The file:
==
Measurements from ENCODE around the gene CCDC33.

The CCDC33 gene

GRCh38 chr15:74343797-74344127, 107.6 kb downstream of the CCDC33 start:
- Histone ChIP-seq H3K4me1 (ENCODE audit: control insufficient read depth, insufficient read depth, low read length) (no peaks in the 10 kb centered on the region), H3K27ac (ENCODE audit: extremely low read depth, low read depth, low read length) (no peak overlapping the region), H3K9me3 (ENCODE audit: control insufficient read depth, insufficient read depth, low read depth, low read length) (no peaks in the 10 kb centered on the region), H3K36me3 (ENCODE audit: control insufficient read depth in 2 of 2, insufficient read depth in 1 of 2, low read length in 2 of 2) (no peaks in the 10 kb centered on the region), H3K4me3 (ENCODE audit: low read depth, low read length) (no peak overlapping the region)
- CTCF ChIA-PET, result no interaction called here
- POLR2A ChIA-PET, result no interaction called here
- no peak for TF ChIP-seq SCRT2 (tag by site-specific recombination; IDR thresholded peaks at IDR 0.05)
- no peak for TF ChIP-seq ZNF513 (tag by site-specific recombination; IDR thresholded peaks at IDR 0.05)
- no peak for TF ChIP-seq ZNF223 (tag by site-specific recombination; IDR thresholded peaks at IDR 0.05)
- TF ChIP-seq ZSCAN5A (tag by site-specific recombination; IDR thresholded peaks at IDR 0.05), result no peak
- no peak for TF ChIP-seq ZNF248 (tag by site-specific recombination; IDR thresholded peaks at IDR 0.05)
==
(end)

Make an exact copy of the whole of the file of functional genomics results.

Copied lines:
Measurements from ENCODE around the gene CCDC33.

The CCDC33 gene

GRCh38 chr15:74343797-74344127, 107.6 kb downstream of the CCDC33 start:
- Histone ChIP-seq H3K4me1 (ENCODE audit: control insufficient read depth, insufficient read depth, low read length) (no peaks in the 10 kb centered on the region), H3K27ac (ENCODE audit: extremely low read depth, low read depth, low read length) (no peak overlapping the region), H3K9me3 (ENCODE audit: control insufficient read depth, insufficient read depth, low read depth, low read length) (no peaks in the 10 kb centered on the region), H3K36me3 (ENCODE audit: control insufficient read depth in 2 of 2, insufficient read depth in 1 of 2, low read length in 2 of 2) (no peaks in the 10 kb centered on the region), H3K4me3 (ENCODE audit: low read depth, low read length) (no peak overlapping the region)
- CTCF ChIA-PET, result no interaction called here
- POLR2A ChIA-PET, result no interaction called here
- no peak for TF ChIP-seq SCRT2 (tag by site-specific recombination; IDR thresholded peaks at IDR 0.05)
- no peak for TF ChIP-seq ZNF513 (tag by site-specific recombination; IDR thresholded peaks at IDR 0.05)
- no peak for TF ChIP-seq ZNF223 (tag by site-specific recombination; IDR thresholded peaks at IDR 0.05)
- TF ChIP-seq ZSCAN5A (tag by site-specific recombination; IDR thresholded peaks at IDR 0.05), result no peak
- no peak for TF ChIP-seq ZNF248 (tag by site-specific recombination; IDR thresholded peaks at IDR 0.05)